UMass didn’t provide much of a challenge for Wisconsin, but the Badgers still passed their first matchup of the season. As a team, UMass carried the ball 29 times and gained 100 yards — a per-carry-average of 3.4 yards. After games played through Saturday, Wisconsin ranks 32nd nationally in rushing defense.
Minutemen running back Stacey Bedell paced UMass, carrying 19 times for 70 yards. His longest run was 11 yards.
Wisconsin didn’t record a single tackle for a loss, and that should cause at least a small measure of concern. But the Badgers’ rushing defense was stout and didn’t allow any big plays. The highlight was outside linebacker Brendan Kelly forcing a fumble and linebacker Ethan Armstrong picking up the loose ball. Unfortunately for the Badgers, the offense gave the ball right back on an interception.
Passing defense: A
Wisconsin surrendered just 112 passing yards to UMass. Only nine teams have surrendered fewer passing yards early in the college football season.
UMass quarterbacks Mike Wegzyn and AJ Doyle combined to complete 14 of 30 passes for no touchdowns and an interception. Wegzyn finished 9 of 23 for 73 yards with a pick. Doyle went 5 of 7 for 39 yards. The longest completion was a 19-yard gain.
Wisconsin had no sacks and only two quarterback hurries, and that will need to improve. However, the Badgers likely didn’t show their full defensive arsenal against a team rated as one of the worst in the FBS.
True freshman cornerback Sojourn Shelton intercepted one of Wegzyn’s passes for Wisconsin’s first interception of the season. A year ago, Wisconsin needed six games before it finally recorded an interception.
Special teams: B-
Another season, another up-and-down performance from Wisconsin’s special teams. And once again, it begins with the team’s kicking game.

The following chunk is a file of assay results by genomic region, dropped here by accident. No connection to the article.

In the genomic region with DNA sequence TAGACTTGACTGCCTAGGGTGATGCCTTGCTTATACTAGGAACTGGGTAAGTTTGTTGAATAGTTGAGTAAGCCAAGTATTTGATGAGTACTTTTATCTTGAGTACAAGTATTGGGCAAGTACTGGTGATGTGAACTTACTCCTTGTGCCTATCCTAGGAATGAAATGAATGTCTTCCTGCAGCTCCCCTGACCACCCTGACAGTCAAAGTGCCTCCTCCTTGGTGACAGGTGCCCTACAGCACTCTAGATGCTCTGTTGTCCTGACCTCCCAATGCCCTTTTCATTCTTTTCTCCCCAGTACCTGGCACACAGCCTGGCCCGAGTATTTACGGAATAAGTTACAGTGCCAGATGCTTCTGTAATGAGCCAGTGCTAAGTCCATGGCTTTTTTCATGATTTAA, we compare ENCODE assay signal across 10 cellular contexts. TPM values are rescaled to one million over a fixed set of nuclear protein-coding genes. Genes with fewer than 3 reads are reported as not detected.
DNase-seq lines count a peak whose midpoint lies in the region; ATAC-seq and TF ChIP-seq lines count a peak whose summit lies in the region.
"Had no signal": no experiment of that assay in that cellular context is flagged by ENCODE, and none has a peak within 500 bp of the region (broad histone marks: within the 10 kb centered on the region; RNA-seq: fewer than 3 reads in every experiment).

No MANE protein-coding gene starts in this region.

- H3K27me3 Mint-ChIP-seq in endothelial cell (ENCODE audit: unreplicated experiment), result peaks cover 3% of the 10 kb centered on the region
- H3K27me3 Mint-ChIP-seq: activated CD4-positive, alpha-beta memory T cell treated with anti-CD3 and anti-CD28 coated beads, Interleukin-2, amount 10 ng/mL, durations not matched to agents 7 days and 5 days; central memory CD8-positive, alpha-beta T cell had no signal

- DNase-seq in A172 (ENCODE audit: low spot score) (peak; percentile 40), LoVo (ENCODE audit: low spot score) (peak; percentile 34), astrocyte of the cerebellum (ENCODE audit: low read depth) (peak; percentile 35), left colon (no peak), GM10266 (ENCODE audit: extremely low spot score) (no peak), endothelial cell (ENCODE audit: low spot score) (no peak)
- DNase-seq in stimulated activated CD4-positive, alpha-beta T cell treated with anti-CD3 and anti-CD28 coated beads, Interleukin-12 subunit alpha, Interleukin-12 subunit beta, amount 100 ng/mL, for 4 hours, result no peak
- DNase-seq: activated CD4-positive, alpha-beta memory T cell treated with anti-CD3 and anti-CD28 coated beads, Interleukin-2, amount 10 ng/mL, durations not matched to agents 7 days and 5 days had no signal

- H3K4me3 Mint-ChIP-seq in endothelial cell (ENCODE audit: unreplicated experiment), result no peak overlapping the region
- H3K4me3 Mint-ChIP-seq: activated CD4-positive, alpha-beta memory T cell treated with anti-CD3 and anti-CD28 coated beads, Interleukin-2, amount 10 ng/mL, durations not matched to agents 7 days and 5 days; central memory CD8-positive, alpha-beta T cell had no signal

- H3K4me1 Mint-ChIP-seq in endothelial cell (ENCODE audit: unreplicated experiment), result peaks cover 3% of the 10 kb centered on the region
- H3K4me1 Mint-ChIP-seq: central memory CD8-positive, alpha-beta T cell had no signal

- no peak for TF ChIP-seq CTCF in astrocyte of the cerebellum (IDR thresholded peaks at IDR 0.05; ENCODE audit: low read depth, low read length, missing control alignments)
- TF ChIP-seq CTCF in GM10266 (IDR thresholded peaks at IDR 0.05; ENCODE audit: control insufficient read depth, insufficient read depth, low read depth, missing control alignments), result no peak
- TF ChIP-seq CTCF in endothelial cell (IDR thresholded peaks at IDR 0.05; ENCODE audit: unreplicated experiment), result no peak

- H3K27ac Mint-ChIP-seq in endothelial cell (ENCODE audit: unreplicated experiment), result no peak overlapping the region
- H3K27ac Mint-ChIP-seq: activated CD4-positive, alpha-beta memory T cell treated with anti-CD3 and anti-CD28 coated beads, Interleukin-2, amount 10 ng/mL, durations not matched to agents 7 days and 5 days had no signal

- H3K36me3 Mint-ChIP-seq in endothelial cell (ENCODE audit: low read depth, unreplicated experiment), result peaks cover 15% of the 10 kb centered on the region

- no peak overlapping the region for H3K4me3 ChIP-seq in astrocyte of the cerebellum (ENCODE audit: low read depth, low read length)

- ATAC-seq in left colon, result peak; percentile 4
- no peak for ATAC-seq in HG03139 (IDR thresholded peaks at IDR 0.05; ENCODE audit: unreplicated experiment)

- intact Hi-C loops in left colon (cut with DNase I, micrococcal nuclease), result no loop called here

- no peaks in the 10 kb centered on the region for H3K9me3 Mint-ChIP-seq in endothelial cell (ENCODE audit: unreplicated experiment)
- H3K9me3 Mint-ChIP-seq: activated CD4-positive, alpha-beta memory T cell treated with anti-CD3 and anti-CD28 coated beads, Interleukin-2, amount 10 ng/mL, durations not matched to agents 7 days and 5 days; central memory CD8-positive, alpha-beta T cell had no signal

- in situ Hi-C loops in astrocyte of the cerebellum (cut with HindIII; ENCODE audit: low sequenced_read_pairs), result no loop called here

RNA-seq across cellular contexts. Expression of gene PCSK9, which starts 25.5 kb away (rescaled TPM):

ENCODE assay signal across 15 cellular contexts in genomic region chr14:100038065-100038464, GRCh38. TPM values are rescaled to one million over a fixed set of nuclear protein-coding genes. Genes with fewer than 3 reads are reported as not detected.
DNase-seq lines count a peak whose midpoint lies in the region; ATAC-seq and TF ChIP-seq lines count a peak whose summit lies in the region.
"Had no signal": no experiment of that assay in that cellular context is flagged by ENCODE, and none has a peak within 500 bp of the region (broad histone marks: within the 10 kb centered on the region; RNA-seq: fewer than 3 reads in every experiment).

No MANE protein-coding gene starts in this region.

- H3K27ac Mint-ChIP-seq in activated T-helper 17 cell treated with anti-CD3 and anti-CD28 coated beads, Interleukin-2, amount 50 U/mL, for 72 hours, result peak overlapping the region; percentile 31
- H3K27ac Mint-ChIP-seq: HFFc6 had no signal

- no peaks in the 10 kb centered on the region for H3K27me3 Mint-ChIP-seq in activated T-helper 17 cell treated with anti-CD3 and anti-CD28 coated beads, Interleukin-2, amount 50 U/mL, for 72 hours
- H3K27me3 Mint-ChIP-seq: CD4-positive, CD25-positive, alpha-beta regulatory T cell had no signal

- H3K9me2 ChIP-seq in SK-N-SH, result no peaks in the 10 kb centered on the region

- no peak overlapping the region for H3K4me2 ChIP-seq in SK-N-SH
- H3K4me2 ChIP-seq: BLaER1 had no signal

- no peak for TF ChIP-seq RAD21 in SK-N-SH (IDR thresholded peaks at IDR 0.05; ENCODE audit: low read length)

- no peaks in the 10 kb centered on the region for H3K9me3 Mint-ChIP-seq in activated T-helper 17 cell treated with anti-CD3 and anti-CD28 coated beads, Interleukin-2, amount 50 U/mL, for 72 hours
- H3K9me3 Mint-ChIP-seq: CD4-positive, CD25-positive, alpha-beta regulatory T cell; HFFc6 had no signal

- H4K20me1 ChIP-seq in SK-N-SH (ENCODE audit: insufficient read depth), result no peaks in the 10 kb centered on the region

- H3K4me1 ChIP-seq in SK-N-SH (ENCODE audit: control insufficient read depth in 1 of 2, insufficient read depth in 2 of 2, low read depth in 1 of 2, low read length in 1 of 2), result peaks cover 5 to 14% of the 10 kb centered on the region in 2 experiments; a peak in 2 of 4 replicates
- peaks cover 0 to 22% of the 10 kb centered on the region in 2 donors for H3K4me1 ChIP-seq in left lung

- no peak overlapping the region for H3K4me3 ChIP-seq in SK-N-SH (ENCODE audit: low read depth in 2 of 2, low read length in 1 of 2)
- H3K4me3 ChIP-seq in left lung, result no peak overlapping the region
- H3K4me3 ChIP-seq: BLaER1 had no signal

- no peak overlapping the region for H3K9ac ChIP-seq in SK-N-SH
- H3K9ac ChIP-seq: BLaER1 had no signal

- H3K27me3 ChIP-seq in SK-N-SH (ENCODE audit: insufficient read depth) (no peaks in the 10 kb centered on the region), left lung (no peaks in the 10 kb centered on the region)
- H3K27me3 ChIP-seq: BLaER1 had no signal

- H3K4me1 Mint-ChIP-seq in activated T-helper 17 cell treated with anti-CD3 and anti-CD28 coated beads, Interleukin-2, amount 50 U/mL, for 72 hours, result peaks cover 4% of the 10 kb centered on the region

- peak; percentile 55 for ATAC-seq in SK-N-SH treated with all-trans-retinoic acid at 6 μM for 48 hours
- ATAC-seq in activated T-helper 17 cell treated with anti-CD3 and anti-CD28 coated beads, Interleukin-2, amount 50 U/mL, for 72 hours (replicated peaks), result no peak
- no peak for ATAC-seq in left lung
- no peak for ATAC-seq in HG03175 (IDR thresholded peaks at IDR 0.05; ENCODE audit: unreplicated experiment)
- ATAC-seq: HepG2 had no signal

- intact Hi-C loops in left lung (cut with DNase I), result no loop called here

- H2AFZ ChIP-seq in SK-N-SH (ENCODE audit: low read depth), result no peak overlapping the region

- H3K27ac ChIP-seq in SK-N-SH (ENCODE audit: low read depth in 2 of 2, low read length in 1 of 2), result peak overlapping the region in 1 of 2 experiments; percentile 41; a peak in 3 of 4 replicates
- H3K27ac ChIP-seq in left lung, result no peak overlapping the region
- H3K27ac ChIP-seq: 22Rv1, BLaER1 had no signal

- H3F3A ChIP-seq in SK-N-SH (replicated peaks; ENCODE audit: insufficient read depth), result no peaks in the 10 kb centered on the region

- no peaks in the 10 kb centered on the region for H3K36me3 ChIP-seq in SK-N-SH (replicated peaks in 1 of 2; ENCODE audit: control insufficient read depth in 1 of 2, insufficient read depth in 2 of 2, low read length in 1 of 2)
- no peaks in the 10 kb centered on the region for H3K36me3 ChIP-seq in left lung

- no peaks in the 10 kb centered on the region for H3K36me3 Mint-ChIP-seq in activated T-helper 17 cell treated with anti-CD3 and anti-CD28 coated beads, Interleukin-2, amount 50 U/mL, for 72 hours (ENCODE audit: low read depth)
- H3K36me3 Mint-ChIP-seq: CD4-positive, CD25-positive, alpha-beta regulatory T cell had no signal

Kicker Kyle French, who struggled at times during fall camp, made 1 of 2 field goal attempts. He drilled a 21-yarder in the first quarter but missed a 40-yard attempt in the second quarter. French said during fall camp that his range was out to 55 yards, but special teams coordinator Jeff Genyk said kicks from 42 yards and in should be close to automatic at this level. French also handled eight kickoffs, and two of them resulted in touchbacks.
Punter Drew Meyer’s services were needed just once during Saturday’s game, and he did a solid job as usual. Meyer was inside UMass territory and lofted a high kick inside the Minutemen’s 20-yard-line.
On punt returns, Wisconsin opted to use two players as return men at the same time. Neither one was Jared Abbrederis, but Andersen said that was done, in part, because Abbrederis was shaken up while trying to make a catch on a slant route in the first half. Still, Andersen wanted to see more out of his punt return team.
“We need to time it up better,” he said. “At times it looked great. At other times it didn’t look real good.”
Hey, not everything is going to be perfect in a season opener. But can anybody really be that perturbed about a 45-0 victory? Wisconsin recorded its first season-opening shutout since 1994 and kept fans happy by scoring six touchdowns in the game.
The passing offense will need to improve, and Stave is talented enough to make significant gains as the season continues. Remember that Saturday’s game represented just the seventh start of his college career, and keep in mind how much progress he made as a freshman last season.
Yet again, other players not named Jared Abbrederis will need to emerge to provide Stave with a second passing option. Abbrederis caught two passes for 122 yards with two touchdowns. No other player had more than 19 yards receiving.
But the running game is as strong as ever, and defensive coordinator Dave Aranda’s defense is going to be tough as nails. Those factors should keep Wisconsin in the Big Ten title race and make for another exciting season.